The hills between the cities of Kamakura and Zushi have a dark secret. For hundreds of years they have served as the final resting place of samurai, Buddhist priests and wealthy merchants entombed in the many yagura graves hidden throughout the mountainside.

Yagura are manmade cave-tombs carved into rocks, which can be found all over Japan, but which are most numerous on the border of the old samurai capital. It’s estimated that there might be anywhere between 1,500 and 5,000 yagura there, with many still left undiscovered. Fortunately, the most exciting collection of the graves, the Mandarado Yagura, have been mapped out and will soon be once again available to the public.

The Mandarado tombs consist of over 160 yagura carved into a 30-foot cliff in three tiers dating back to about the 15th century. Although not the oldest yagura ever discovered, it is the single largest graveyard of its kind in all of Japan, and sheds some light on the country’s funeral practices.

In the past, skulls and other bone fragments were discovered at the site, which suggests that some people were laid to rest there whole. At the same time, the discovery of a large cremation pit and ashes in some of the yagura tells us that others were burned before being placed in the graves. Perhaps the funeral practices were different depending on the deceased’s social status.

In any case, there’s no need to avoid Mandarado in the case of a zombie apocalypse because all the bodies have long been removed from there, and the yagura are now strictly cenotaphs (empty tombs.) They’re also a sight to behold.

The rectangular yagura carved by human hands into the face of a rocky hill clash mesmerizingly with the greenery of nature that’s overtaken the site over the years. Mandarado is simultaneously beautiful and intimidating. It reminds you of ancient ruins from a Studio Ghibli movie like Nausicaä of the Valley of the Wind. It’s no wonder that some people resorted to breaking the law to get a closer look at these yagura.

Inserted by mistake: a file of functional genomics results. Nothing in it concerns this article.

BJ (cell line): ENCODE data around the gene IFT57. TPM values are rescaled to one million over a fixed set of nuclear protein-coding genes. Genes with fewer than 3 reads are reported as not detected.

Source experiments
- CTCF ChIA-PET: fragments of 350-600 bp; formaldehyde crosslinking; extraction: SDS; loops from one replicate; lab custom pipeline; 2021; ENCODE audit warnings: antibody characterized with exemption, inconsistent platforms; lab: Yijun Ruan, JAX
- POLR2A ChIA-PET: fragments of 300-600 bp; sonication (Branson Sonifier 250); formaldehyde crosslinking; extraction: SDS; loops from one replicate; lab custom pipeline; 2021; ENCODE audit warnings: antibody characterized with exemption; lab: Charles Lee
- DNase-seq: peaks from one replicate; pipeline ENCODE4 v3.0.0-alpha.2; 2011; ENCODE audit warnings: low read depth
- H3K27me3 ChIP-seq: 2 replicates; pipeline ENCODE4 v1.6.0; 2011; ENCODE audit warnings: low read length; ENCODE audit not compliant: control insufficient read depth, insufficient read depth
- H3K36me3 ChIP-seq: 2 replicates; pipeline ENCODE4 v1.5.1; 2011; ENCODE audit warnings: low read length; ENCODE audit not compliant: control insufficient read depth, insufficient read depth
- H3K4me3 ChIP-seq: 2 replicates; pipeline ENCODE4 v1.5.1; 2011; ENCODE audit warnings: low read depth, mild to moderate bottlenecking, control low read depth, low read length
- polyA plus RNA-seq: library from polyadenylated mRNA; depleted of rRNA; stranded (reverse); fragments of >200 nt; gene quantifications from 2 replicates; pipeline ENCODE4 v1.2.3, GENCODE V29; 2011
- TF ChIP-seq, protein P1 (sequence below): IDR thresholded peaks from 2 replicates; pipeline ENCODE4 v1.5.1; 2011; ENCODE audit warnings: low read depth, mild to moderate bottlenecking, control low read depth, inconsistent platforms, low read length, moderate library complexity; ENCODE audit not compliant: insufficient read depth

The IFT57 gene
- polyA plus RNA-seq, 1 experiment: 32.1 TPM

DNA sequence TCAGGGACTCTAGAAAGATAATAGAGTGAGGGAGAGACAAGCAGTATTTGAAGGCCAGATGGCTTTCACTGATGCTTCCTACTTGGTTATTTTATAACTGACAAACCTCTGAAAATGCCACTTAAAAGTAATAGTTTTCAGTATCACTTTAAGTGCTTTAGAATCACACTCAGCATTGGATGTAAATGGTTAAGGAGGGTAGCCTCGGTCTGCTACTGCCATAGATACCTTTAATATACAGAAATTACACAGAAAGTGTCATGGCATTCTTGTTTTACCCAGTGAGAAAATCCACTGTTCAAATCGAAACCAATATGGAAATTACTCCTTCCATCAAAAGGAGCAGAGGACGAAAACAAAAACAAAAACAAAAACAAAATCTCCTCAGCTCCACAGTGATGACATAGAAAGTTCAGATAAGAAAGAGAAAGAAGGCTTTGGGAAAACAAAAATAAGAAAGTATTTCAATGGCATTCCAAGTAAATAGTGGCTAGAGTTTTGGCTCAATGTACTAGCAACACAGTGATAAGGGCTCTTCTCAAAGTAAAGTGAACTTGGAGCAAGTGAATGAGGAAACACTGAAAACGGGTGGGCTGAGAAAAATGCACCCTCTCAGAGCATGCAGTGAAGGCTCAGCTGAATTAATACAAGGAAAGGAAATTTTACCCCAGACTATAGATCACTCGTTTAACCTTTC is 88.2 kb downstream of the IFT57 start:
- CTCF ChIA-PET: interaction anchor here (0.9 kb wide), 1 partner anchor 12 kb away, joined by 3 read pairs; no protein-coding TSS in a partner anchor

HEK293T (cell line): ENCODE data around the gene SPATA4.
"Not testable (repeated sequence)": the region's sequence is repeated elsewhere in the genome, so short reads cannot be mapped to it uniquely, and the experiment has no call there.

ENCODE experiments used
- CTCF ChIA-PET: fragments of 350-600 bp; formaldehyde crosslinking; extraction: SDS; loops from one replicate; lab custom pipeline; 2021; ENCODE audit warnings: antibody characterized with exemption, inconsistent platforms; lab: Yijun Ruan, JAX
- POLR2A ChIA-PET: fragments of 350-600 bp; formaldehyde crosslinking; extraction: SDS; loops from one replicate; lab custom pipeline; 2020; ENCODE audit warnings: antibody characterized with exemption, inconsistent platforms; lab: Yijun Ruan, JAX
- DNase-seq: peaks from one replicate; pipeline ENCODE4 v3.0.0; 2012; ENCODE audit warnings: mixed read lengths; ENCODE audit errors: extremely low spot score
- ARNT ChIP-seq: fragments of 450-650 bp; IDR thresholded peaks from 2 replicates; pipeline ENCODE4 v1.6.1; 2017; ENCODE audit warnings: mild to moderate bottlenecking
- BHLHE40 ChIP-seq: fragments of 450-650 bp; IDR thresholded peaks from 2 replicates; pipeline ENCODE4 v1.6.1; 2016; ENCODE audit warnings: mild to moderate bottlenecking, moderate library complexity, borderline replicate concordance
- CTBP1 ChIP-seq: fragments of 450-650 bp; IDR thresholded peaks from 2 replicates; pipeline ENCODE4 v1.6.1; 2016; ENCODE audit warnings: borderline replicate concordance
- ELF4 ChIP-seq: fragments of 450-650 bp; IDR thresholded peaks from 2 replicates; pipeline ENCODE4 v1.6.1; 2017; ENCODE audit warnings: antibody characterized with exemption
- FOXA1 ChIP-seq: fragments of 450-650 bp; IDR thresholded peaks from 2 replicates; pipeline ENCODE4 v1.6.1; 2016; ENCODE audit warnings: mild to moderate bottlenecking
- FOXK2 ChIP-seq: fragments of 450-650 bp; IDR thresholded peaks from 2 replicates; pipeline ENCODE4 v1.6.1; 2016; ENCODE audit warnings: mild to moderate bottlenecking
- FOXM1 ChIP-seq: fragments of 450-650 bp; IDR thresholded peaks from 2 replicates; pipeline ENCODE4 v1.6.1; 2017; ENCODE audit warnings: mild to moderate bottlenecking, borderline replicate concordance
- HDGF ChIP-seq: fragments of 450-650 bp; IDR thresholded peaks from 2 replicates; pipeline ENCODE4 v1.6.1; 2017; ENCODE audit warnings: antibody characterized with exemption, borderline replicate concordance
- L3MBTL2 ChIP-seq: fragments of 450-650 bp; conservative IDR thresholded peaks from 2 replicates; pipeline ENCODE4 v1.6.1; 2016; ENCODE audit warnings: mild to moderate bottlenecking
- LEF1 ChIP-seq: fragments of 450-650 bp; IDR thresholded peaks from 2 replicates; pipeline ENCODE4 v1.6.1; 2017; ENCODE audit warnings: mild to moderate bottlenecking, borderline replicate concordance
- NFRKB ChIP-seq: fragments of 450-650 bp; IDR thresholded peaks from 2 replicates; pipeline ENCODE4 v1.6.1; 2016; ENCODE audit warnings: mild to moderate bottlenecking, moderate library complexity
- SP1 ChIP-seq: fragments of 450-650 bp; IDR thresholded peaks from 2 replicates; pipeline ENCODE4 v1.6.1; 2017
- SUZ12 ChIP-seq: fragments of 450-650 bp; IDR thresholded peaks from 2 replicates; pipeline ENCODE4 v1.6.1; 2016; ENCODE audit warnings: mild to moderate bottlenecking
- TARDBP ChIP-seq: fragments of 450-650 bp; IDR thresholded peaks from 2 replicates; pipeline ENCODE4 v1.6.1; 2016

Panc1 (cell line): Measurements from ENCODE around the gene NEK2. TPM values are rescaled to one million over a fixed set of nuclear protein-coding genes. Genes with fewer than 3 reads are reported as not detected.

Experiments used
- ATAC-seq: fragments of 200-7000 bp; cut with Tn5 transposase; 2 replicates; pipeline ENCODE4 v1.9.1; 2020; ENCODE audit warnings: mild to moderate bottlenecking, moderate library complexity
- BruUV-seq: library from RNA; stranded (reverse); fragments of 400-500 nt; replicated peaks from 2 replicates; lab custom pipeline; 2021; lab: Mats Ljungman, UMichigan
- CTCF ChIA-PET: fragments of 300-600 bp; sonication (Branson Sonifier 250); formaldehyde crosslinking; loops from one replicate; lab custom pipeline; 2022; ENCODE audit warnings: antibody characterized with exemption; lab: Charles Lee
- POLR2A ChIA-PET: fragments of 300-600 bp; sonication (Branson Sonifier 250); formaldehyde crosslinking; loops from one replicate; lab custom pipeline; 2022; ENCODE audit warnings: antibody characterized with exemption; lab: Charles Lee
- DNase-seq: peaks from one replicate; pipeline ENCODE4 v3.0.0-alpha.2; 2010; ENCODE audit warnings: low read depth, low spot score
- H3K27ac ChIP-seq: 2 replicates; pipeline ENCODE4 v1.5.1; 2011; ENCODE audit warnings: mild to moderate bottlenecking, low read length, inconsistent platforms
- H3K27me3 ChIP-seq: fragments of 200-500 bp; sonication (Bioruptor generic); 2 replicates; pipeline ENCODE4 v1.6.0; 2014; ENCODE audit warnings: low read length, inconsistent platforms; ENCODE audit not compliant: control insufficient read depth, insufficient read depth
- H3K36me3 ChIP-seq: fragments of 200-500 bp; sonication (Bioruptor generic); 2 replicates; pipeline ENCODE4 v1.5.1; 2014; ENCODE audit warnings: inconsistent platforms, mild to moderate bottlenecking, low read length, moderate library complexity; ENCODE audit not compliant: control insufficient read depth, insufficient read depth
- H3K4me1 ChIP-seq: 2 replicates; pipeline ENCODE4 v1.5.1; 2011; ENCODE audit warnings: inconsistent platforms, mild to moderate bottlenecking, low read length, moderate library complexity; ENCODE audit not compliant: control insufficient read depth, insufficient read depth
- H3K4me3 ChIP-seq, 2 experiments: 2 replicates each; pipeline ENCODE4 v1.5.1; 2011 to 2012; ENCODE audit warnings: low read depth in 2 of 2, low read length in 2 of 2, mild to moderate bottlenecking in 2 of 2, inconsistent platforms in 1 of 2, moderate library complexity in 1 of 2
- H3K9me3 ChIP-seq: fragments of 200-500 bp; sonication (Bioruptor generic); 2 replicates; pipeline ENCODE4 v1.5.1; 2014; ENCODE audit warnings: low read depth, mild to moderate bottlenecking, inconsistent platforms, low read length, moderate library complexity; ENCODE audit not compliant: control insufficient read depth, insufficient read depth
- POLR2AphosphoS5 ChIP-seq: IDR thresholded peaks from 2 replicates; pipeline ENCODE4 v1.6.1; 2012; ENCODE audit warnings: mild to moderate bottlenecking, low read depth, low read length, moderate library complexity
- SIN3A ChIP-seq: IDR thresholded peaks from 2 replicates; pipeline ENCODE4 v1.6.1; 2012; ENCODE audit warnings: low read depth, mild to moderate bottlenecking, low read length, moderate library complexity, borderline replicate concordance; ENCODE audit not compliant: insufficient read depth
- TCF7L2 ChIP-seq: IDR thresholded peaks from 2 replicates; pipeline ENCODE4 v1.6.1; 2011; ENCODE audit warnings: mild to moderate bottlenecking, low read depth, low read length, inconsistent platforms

Despite being designated a National Important Historical Site, Mandarado was actually closed off to the public in 1996 due to the large human presence having a negative impact on the graves. Over the years, a team of volunteers have worked to restore Mandarado to its previous glory, during which time there was no shortage of tourists jumping the closed gate surrounding the site to see the abandoned necropolis up close.

Luckily, you won’t have to do that since the site was reopened in 2014 and is now accessible to the public for a few months a year, usually between April and May, and October and December. So start planning your venture now because your window will be short. Also, getting there isn’t exactly the easiest thing in the world.

The entrance to Mandarado is a little hidden. You can get there by starting off in Kamakura or Zushi and following a few of their designated hiking trails, but that would take you more than an hour. It’s much easier to start at a place called Kotsubo and ask directions either towards Mandarado directly or the Nagoe Kiridoshi pass, a narrow, rocky passageway in the general vicinity of the yagura cluster. There are in fact seven Kiridoshi passes in the area so make sure you have the right one.

Also, be sure to dress appropriately. Hiking attire (sturdy boots, long pants, maybe a walking stick if you need it) is necessary as there will be a lot of climbing up stairs and steep trails, especially during the final stretch. Unfortunately, Mandarado just isn’t accessible to people in wheelchairs.

In the end, though, the journey will be more than worth it. As you pass all the other, singular yagura and mountain shrines while surrounded by the splendor of nature, you will experience Japan just as people did hundreds of years ago. There are few other places where you can get this close to living Japanese history.

a buddha figure holds hydrangea flowers at jojuin temple in kamakura


Ancient Kamakura and the naval history of Yokosuka
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